Steve Yarbrough, the English professor at California State University, Fresno whose award-winning fiction is set in Mississippi, will unveil his newest novel, “The End of California,” at a Wednesday, June 7, reading and book-signing on campus.

The book will be published the day before by Alfred Knopf, and Yarbrough launches a publicity tour June 11 in Blytheville, Ark. “The End of California” also is a Book of the Month Club selection.

At Fresno State, Yarbrough will read from the new novel at 7 p.m. at the Wahlberg Concert Hall in the Music Building (2380 E. Keats Ave.). Copies of the book will be available for sale ($23.95) and will be autographed by Yarbrough after the reading. There is no charge to attend the event.

“The End of California” is about a young man from Loring, Miss., who goes to Fresno State to play football and then becomes a well-known physician before a scandal sends him back to Mississippi. He re-establishes himself as a doctor, but his wife and teenaged daughter must cope with a strange place while he is unsettled by reminders of his past.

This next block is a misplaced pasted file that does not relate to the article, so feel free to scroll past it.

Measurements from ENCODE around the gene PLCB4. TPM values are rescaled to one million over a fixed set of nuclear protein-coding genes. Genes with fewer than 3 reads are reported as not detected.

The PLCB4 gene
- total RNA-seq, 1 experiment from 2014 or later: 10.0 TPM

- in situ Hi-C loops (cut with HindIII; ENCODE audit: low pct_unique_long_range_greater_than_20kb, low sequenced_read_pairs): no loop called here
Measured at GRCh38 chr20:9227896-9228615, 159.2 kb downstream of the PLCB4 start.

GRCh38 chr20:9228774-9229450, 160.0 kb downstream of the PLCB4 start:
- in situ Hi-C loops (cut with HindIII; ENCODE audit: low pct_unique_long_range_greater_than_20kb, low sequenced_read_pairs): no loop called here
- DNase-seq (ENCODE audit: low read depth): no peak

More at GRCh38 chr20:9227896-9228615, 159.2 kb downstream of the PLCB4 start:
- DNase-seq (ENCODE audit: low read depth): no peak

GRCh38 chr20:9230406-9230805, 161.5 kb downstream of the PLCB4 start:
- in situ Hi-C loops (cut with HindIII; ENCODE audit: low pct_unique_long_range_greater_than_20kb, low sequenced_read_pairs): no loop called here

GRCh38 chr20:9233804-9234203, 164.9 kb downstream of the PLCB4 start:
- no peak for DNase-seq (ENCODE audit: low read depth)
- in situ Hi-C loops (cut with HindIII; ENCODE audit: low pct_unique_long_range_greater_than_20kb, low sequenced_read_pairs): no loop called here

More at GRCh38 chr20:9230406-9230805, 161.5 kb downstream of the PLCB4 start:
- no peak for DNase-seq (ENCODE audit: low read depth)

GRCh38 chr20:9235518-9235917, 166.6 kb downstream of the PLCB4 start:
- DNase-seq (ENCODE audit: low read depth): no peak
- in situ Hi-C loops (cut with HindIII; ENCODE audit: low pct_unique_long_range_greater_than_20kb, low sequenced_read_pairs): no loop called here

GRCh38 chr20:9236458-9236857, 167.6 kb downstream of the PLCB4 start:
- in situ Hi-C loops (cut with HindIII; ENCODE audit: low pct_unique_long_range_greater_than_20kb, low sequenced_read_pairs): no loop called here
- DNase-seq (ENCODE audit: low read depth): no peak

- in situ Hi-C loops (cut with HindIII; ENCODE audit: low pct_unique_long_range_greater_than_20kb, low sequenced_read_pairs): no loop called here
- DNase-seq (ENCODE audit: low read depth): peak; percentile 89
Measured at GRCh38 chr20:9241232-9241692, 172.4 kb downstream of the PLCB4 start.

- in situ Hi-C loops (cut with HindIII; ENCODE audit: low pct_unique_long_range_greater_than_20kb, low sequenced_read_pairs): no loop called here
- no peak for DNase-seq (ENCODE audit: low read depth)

“In ‘The End of California,’ one of the things I tried to address was the question of what California has always meant to people in the rest of the country,” said Yarbrough. “Like my main character, I grew up in Mississippi, then moved to the Golden State, so I feel as if I’ve got one foot in each world. And they are indeed separate worlds, if not separate universes.”

He could devote time to his new novel as the James and Coke Hallowell Distinguished Professor in Creative Writing at Fresno State, where Yarbrough is a mainstay of the master of fine arts program.

“James and Coke Hallowell have made it possible for me to pursue my two lives –writing and teaching — without slighting either one,” Yarbrough said. “I hope their devotion to the arts will inspire others to support our nationally-respected MFA program.”

Yarbrough came to the Fresno campus in 1988 after winning bachelor’s and master’s degrees at the University of Mississippi and a master of fine arts from the University of Arkansas. He established a reputation for his short stories. His first novel, “The Oxygen Man,” was published in 1999, then “Visible Spirits” in 2001 and “Prisoners of War” in 2004, both set in Loring.

Yarbrough won the California Book Award from the Commonwealth Club of California in 2000 and was the John and Renee Grisham Visiting Southern Writer-in-Residence at the University of Mississippi in 1999-2000. He was a finalist for the prestigious PEN/Faulkner Award for Fiction in 2005 for “Prisoners of War.”

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